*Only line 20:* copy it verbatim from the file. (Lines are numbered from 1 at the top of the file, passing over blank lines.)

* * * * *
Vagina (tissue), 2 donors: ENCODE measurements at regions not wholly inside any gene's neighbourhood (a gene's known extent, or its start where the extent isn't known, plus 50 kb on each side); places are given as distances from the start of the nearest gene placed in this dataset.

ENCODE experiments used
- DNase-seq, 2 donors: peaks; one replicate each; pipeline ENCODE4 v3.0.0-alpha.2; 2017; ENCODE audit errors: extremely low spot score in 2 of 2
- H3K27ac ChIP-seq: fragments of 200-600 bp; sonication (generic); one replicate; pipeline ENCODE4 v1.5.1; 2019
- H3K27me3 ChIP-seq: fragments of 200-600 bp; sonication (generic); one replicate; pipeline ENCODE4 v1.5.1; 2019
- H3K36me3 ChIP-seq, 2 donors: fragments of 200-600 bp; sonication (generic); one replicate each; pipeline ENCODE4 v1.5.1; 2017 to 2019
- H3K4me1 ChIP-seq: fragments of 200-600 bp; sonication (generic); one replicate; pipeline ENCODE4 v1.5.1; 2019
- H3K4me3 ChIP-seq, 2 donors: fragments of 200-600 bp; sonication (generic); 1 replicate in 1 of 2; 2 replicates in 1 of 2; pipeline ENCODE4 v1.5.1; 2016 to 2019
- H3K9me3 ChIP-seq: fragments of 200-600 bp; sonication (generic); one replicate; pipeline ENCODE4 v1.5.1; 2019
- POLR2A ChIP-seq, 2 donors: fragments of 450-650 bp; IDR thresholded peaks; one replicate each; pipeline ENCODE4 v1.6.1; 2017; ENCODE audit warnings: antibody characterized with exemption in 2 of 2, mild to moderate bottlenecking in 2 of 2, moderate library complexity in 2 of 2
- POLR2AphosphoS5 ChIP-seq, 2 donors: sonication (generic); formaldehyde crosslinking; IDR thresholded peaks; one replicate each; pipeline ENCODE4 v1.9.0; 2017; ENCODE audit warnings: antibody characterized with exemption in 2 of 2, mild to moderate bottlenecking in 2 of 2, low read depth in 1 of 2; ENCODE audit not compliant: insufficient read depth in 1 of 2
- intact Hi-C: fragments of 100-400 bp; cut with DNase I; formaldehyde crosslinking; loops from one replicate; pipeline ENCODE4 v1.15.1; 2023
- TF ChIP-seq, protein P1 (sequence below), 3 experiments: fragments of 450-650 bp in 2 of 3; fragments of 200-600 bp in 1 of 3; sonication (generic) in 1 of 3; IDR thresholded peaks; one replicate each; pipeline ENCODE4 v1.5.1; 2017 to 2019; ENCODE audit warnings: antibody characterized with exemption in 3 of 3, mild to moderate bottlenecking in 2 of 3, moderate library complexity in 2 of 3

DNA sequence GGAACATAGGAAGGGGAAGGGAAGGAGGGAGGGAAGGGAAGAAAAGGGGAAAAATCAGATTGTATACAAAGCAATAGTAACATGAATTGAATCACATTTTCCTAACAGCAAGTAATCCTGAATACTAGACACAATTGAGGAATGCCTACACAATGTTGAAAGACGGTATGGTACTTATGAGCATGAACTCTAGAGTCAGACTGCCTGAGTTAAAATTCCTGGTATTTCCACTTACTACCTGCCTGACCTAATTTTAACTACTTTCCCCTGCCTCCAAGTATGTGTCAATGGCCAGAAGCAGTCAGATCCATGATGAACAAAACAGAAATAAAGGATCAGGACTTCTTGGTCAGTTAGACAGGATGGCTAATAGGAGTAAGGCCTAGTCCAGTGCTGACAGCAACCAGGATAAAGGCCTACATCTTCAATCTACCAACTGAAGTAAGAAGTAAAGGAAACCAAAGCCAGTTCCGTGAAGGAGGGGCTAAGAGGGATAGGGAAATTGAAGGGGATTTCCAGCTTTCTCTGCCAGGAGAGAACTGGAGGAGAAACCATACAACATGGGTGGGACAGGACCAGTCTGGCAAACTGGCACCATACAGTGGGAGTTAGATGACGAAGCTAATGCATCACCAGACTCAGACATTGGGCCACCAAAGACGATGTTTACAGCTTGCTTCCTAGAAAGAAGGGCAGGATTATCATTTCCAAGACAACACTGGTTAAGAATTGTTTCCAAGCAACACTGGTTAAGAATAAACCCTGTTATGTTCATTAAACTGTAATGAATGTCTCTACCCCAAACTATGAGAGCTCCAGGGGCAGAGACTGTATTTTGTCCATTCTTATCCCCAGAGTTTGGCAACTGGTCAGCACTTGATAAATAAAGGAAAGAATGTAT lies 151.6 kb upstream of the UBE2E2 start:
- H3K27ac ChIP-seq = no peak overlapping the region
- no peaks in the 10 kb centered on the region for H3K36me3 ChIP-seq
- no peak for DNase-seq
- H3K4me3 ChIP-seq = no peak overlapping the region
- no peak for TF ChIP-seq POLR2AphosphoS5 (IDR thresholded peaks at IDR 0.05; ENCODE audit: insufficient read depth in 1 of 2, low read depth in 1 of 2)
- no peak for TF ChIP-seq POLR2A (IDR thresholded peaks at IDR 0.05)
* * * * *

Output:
- no peak for TF ChIP-seq POLR2A (IDR thresholded peaks at IDR 0.05)